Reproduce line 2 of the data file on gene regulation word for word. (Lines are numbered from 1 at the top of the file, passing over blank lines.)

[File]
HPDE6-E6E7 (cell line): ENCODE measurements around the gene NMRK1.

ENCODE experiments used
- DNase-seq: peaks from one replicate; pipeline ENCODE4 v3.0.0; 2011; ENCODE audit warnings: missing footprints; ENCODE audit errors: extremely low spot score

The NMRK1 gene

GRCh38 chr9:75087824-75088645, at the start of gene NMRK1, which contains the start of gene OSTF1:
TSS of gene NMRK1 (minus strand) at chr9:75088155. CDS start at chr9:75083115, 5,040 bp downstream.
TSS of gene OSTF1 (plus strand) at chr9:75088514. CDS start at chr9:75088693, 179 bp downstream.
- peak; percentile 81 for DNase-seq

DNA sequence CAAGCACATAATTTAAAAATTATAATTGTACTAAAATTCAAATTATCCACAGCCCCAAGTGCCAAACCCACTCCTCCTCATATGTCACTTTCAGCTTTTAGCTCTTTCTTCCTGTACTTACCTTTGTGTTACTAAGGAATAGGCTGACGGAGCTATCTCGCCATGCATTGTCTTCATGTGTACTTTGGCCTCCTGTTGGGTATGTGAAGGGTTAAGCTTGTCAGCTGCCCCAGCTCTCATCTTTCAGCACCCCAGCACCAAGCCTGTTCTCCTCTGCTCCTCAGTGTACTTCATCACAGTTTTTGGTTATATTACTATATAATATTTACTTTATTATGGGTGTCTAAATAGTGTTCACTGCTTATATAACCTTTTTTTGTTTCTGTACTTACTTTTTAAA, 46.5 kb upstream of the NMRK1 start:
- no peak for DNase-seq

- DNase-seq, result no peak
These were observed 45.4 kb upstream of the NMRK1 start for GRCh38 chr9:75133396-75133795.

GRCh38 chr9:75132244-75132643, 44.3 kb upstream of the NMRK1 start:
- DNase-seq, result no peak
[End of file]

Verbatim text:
ENCODE experiments used